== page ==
STI-derived systolic and diastolic deformation

STI was analyzed off-line using EchoPAC software (version 112, GE, Horten, Norway). All 2D grey scale images of standard apical 4-chamber view were recorded with a frame rate of 50 to 80 frames per second. A region of interest was created by manually outlining the endocardial border at end-systolic frame on the apical 4-chamber view. The system automatically tracked the tissue within the region and divided the myocardium into six segments. Longitudinal strain rate and strain curves were obtained, and longitudinal peak systolic (LSRsys) and early diastolic (LSRdias) strain rate as well as peak systolic strain (LSsys) were measured in the basal, mid, and apical segments of septal and lateral walls. Global LSRsys, LSRdias and LSsys of all six segments were calculated (Fig. 1). The E/LSRdias ratio was calculated as the E velocity divided by the global LSRdias.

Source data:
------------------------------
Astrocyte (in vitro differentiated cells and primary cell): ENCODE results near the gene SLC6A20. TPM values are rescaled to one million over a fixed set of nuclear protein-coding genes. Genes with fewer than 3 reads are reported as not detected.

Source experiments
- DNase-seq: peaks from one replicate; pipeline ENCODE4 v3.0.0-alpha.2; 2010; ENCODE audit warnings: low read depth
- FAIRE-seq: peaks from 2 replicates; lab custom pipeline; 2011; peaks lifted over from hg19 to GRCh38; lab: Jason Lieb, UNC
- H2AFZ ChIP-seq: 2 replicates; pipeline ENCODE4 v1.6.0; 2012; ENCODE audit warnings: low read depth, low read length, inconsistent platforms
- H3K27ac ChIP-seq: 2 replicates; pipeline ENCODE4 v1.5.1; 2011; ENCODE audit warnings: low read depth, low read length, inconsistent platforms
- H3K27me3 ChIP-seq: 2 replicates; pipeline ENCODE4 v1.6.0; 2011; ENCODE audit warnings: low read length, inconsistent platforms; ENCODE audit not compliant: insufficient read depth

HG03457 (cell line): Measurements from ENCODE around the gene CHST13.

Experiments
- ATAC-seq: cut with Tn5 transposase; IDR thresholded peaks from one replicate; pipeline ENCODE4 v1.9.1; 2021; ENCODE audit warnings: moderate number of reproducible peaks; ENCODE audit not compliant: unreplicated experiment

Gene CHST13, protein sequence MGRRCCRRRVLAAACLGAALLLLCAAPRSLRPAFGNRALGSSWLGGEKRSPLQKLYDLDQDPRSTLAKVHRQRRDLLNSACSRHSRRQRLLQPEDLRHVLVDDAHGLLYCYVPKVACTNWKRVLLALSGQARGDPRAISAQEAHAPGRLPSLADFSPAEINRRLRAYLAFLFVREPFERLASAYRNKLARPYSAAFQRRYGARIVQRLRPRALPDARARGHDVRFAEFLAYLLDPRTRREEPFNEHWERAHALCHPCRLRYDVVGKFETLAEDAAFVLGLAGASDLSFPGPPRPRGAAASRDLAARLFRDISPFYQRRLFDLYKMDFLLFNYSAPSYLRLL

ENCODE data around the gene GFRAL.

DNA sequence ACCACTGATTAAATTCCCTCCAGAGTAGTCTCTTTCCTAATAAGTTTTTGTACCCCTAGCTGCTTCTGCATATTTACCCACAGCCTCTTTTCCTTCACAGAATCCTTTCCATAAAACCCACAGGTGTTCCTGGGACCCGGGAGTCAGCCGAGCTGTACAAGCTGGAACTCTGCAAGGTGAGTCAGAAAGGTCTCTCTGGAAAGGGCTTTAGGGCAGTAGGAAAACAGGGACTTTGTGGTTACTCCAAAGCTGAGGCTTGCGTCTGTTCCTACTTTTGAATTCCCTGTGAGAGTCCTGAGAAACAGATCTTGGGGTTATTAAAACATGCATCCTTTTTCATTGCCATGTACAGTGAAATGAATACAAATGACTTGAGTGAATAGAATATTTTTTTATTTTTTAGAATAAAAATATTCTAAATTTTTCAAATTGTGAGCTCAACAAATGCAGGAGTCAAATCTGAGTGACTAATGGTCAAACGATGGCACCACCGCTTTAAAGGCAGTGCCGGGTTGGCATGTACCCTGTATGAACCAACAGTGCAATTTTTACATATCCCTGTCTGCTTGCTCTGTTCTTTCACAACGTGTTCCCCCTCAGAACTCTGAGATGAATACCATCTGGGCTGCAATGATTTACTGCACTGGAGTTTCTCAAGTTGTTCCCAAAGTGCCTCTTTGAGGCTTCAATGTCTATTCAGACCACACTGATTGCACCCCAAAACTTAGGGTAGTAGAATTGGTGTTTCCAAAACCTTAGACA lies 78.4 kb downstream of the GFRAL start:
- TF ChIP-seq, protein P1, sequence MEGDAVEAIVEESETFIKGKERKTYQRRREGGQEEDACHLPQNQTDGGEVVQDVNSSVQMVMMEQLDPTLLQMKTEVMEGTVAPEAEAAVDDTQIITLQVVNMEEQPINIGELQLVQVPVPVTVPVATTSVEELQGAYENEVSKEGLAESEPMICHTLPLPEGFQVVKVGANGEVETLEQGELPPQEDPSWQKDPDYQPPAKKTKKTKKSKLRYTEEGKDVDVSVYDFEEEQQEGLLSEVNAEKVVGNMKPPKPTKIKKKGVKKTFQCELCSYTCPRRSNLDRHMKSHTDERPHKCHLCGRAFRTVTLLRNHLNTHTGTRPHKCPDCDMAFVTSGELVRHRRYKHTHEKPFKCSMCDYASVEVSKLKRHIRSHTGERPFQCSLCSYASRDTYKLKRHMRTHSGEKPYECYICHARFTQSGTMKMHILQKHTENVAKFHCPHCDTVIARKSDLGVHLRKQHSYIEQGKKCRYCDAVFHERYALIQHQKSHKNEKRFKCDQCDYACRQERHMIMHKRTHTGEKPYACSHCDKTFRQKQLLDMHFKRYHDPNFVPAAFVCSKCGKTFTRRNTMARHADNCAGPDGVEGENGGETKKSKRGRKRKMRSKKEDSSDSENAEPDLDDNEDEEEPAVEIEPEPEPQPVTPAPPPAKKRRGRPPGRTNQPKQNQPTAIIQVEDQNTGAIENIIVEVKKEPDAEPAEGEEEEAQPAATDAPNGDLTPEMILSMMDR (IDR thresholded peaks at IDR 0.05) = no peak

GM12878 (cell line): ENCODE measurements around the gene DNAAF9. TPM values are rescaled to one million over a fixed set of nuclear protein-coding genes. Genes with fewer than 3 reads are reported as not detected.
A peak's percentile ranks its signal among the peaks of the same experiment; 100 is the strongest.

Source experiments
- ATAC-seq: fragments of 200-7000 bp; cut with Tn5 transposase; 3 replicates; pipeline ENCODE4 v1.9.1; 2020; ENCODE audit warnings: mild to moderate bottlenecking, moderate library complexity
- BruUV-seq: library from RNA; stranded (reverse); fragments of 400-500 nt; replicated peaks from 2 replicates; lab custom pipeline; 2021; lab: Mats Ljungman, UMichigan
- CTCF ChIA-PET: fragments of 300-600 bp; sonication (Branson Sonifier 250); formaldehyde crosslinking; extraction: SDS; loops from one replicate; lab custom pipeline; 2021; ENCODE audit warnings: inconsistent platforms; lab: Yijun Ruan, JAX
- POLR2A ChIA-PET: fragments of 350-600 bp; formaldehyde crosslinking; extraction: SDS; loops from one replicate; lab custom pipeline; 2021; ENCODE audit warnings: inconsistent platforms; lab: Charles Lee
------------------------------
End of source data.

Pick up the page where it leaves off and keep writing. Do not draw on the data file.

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Figure 1. Examples for the measurement of longitudinal peak early diastolic strain rate (LSRdias) from two-dimensional speckle tracking imaging.

On the upper panel, solid colored lines indicate corresponding segmental strain rate curves and white dashed line indicates global strain rate curve. The measurements of longitudinal systolic strain rate (LSRsys) and LSRdias in the basal-septal segment are shown (yellow line) on the lower panel. AVC: aortic valve closure; MVO: mitral valve opening.

https://doi.org/10.1371/journal.pone.0115910.g001

Reproducibility of LSRsys, LSsys, and LSRdias was assessed by repeated measurements in the same recordings. Intra-observer variation was assessed by repeated analysis of 20 randomly selected subjects and blinded to the initial results by one investigator (DL). Inter-observer variation was done on the same datasets by two observers (DL and KH). The intra- and inter-observer variability was assessed by Bland and Altman analysis and intraclass correlation coefficient.